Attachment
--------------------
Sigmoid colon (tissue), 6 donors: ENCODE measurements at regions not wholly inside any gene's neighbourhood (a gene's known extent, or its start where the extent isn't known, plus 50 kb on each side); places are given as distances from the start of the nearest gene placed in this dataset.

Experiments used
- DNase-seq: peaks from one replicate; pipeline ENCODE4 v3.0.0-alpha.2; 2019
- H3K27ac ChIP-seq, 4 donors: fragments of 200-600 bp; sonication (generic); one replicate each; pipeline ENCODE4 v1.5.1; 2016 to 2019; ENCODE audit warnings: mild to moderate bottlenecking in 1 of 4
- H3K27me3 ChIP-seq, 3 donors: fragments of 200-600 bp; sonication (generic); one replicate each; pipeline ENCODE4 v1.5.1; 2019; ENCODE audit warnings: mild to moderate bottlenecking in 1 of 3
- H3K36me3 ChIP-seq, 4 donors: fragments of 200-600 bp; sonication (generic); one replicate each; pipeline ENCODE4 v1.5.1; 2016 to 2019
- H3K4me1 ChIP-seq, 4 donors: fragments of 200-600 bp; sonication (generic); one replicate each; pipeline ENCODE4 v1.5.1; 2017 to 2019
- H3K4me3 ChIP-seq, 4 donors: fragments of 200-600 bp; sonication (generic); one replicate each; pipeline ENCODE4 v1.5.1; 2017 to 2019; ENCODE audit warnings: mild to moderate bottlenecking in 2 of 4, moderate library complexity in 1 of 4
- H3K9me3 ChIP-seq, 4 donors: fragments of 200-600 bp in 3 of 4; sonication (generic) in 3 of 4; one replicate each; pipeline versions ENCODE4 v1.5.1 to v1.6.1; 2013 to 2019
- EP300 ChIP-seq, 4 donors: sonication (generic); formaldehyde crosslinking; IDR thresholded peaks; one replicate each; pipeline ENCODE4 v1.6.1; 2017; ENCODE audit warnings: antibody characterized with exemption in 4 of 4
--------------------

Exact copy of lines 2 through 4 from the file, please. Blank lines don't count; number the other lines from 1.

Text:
Experiments used
- DNase-seq: peaks from one replicate; pipeline ENCODE4 v3.0.0-alpha.2; 2019
- H3K27ac ChIP-seq, 4 donors: fragments of 200-600 bp; sonication (generic); one replicate each; pipeline ENCODE4 v1.5.1; 2016 to 2019; ENCODE audit warnings: mild to moderate bottlenecking in 1 of 4